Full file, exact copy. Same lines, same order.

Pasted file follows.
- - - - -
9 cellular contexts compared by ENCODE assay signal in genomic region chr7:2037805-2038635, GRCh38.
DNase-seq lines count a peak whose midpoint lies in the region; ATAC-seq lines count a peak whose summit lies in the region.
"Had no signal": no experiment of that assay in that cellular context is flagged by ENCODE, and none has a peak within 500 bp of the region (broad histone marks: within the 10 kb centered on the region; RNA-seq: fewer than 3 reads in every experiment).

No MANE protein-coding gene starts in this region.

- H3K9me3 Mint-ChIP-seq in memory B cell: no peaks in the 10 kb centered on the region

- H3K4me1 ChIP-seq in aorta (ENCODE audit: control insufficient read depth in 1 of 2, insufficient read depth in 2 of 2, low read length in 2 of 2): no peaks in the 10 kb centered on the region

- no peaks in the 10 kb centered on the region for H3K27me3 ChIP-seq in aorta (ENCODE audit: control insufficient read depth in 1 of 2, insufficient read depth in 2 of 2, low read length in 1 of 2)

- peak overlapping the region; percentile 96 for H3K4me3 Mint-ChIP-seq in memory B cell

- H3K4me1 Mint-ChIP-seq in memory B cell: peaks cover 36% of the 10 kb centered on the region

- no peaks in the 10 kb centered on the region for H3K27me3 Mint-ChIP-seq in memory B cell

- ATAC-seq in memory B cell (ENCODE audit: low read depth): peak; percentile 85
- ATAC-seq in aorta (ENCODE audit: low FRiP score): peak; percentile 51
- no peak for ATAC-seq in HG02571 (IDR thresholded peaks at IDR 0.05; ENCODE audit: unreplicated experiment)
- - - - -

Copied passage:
9 cellular contexts compared by ENCODE assay signal in genomic region chr7:2037805-2038635, GRCh38.
DNase-seq lines count a peak whose midpoint lies in the region; ATAC-seq lines count a peak whose summit lies in the region.
"Had no signal": no experiment of that assay in that cellular context is flagged by ENCODE, and none has a peak within 500 bp of the region (broad histone marks: within the 10 kb centered on the region; RNA-seq: fewer than 3 reads in every experiment).

No MANE protein-coding gene starts in this region.

- H3K9me3 Mint-ChIP-seq in memory B cell: no peaks in the 10 kb centered on the region

- H3K4me1 ChIP-seq in aorta (ENCODE audit: control insufficient read depth in 1 of 2, insufficient read depth in 2 of 2, low read length in 2 of 2): no peaks in the 10 kb centered on the region

- no peaks in the 10 kb centered on the region for H3K27me3 ChIP-seq in aorta (ENCODE audit: control insufficient read depth in 1 of 2, insufficient read depth in 2 of 2, low read length in 1 of 2)

- peak overlapping the region; percentile 96 for H3K4me3 Mint-ChIP-seq in memory B cell

- H3K4me1 Mint-ChIP-seq in memory B cell: peaks cover 36% of the 10 kb centered on the region

- no peaks in the 10 kb centered on the region for H3K27me3 Mint-ChIP-seq in memory B cell

- ATAC-seq in memory B cell (ENCODE audit: low read depth): peak; percentile 85
- ATAC-seq in aorta (ENCODE audit: low FRiP score): peak; percentile 51
- no peak for ATAC-seq in HG02571 (IDR thresholded peaks at IDR 0.05; ENCODE audit: unreplicated experiment)